July 19, 2005

Southern Calif. employment seen poised for gains

SAN FRANCISCO (Reuters) - Southern California's regional
economy is poised to expand at a healthy pace through 2006,
posting its best payroll growth since 2000 as business picks up
across most industries, a local business group forecast on

The regional leader in job growth will continue to be the
Riverside-San Bernardino area, where nonfarm payrolls will
expand 3 percent this year and next year, according to the Los
Angeles County Economic Development Corporation.

San Diego County's nonfarm payrolls will expand by 1.7
percent this year and 1.8 percent next year, and nonfarm
payrolls in Orange County will grow by 1.9 percent this year
and by 1.8 percent in 2006, according to the business group.

The group projected Los Angeles County will continue to
have muted nonfarm job growth of 1.0 percent this year and 1.1
percent next year.

"A lot of industries are kicking in and adding jobs in
Southern California, including aerospace, business and
professional management services, international trade,
technology and tourism," said Jack Kyser, chief economist with
the business group.

"Even though Hollywood is experiencing angst over
disappointing box-office numbers this year, it is still
experiencing job growth," Kyser added. "We're seeing an upturn
in the development of television series pilots. You have to say
thank you to 'Desperate Housewives.' It injected new life into
the scripted TV genre while Hollywood is having a more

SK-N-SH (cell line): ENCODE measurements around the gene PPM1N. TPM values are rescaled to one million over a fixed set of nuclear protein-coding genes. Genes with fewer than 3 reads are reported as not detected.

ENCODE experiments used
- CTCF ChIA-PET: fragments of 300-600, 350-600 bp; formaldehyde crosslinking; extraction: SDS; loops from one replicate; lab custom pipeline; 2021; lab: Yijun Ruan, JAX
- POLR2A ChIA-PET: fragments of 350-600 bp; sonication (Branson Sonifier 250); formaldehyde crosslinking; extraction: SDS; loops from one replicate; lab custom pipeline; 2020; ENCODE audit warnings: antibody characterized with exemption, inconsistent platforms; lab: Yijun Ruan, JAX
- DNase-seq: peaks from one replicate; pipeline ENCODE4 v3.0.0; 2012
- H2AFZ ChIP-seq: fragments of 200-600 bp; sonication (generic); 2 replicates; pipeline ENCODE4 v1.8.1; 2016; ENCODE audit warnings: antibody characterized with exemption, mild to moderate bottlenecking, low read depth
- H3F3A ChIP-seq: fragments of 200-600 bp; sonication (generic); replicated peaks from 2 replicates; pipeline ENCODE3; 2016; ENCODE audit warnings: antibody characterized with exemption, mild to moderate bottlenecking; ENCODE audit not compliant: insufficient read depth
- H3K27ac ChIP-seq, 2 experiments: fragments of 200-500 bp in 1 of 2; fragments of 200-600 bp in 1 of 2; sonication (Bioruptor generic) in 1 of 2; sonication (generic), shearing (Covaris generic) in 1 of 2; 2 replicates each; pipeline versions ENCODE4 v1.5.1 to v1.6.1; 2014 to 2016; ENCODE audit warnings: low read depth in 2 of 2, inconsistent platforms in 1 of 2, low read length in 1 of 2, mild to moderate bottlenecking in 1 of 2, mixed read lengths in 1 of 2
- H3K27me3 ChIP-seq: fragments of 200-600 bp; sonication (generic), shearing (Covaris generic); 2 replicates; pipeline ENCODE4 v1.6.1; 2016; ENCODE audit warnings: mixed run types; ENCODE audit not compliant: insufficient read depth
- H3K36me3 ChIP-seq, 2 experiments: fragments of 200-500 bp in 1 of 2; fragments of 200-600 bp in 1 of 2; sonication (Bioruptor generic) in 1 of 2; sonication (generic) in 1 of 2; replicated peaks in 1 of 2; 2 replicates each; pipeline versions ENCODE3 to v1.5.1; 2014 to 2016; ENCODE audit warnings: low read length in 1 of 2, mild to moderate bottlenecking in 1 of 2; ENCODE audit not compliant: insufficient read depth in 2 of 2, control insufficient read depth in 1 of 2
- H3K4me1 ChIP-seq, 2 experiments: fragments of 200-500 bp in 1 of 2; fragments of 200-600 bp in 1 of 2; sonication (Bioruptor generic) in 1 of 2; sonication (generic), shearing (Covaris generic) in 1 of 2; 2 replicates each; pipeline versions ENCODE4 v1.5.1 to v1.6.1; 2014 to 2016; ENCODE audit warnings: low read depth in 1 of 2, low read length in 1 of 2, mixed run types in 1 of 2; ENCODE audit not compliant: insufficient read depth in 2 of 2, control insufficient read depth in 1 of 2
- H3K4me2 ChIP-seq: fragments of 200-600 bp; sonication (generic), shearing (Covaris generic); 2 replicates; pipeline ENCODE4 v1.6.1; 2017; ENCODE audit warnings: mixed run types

difficult time coming up with concepts for reality series."

"Desperate Housewives," was the best-rated new program on
television and helped propel a ratings rebound at network ABC,
a unit of Walt Disney Co. .

Southern California remains the major hub for production of
scripted television programs.

Risks to Southern California's economy include a spike in
oil prices and congestion at the ports of Long Beach and Los
Angeles, the biggest U.S. seaports, Kyser said.

"Some people would throw in the prospect of a housing
'bubble' bursting," Kyser said, referring to the region's
torrid housing market.

"We don't subscribe to that. What we see are home prices
reaching a ceiling because people who have homes and who are
looking to buy a new home all of a sudden will confront the
reality of a big bump up in their property taxes," Kyser said.

Real estate information service DataQuick Information
Systems reported on Monday that home prices and sales in
Southern California reached new highs in June. The median price
paid for a home there rose to $465,000, a gain of 14.5 percent
from a year earlier and 2.0 percent from May, DataQuick said.

DataQuick said 35,454 new and resale homes and condominiums
were sold in Los Angeles, Riverside, San Diego, Ventura, San
Bernardino and Orange counties in June, a rise of 2.1 percent
from a year earlier and 14.8 percent from May.